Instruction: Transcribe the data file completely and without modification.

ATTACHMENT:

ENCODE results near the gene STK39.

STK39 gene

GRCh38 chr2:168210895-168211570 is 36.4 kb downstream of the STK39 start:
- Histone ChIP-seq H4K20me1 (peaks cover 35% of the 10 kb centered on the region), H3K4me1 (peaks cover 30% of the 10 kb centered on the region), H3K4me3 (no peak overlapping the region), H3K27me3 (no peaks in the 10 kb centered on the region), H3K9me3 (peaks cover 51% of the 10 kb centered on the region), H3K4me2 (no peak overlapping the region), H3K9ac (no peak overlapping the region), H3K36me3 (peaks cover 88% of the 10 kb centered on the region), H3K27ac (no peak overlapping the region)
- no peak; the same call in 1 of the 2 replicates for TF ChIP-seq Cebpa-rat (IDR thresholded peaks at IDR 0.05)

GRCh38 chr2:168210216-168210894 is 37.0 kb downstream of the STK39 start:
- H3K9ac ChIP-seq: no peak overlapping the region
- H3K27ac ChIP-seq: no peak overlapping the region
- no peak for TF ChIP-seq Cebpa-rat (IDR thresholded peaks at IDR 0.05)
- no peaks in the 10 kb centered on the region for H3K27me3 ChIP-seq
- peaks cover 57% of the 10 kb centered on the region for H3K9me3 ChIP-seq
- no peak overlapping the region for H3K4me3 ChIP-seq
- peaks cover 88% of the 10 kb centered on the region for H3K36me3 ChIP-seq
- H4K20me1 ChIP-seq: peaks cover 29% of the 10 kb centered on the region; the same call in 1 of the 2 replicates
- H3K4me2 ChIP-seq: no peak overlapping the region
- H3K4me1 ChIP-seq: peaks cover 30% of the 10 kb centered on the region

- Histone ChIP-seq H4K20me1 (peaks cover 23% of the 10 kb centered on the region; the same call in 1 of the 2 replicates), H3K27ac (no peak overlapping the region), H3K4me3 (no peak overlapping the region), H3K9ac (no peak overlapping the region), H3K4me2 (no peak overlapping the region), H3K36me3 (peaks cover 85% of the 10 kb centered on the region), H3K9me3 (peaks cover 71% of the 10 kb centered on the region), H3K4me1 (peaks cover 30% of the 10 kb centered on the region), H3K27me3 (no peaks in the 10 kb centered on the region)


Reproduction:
ENCODE results near the gene STK39.

STK39 gene

GRCh38 chr2:168210895-168211570 is 36.4 kb downstream of the STK39 start:
- Histone ChIP-seq H4K20me1 (peaks cover 35% of the 10 kb centered on the region), H3K4me1 (peaks cover 30% of the 10 kb centered on the region), H3K4me3 (no peak overlapping the region), H3K27me3 (no peaks in the 10 kb centered on the region), H3K9me3 (peaks cover 51% of the 10 kb centered on the region), H3K4me2 (no peak overlapping the region), H3K9ac (no peak overlapping the region), H3K36me3 (peaks cover 88% of the 10 kb centered on the region), H3K27ac (no peak overlapping the region)
- no peak; the same call in 1 of the 2 replicates for TF ChIP-seq Cebpa-rat (IDR thresholded peaks at IDR 0.05)

GRCh38 chr2:168210216-168210894 is 37.0 kb downstream of the STK39 start:
- H3K9ac ChIP-seq: no peak overlapping the region
- H3K27ac ChIP-seq: no peak overlapping the region
- no peak for TF ChIP-seq Cebpa-rat (IDR thresholded peaks at IDR 0.05)
- no peaks in the 10 kb centered on the region for H3K27me3 ChIP-seq
- peaks cover 57% of the 10 kb centered on the region for H3K9me3 ChIP-seq
- no peak overlapping the region for H3K4me3 ChIP-seq
- peaks cover 88% of the 10 kb centered on the region for H3K36me3 ChIP-seq
- H4K20me1 ChIP-seq: peaks cover 29% of the 10 kb centered on the region; the same call in 1 of the 2 replicates
- H3K4me2 ChIP-seq: no peak overlapping the region
- H3K4me1 ChIP-seq: peaks cover 30% of the 10 kb centered on the region

- Histone ChIP-seq H4K20me1 (peaks cover 23% of the 10 kb centered on the region; the same call in 1 of the 2 replicates), H3K27ac (no peak overlapping the region), H3K4me3 (no peak overlapping the region), H3K9ac (no peak overlapping the region), H3K4me2 (no peak overlapping the region), H3K36me3 (peaks cover 85% of the 10 kb centered on the region), H3K9me3 (peaks cover 71% of the 10 kb centered on the region), H3K4me1 (peaks cover 30% of the 10 kb centered on the region), H3K27me3 (no peaks in the 10 kb centered on the region)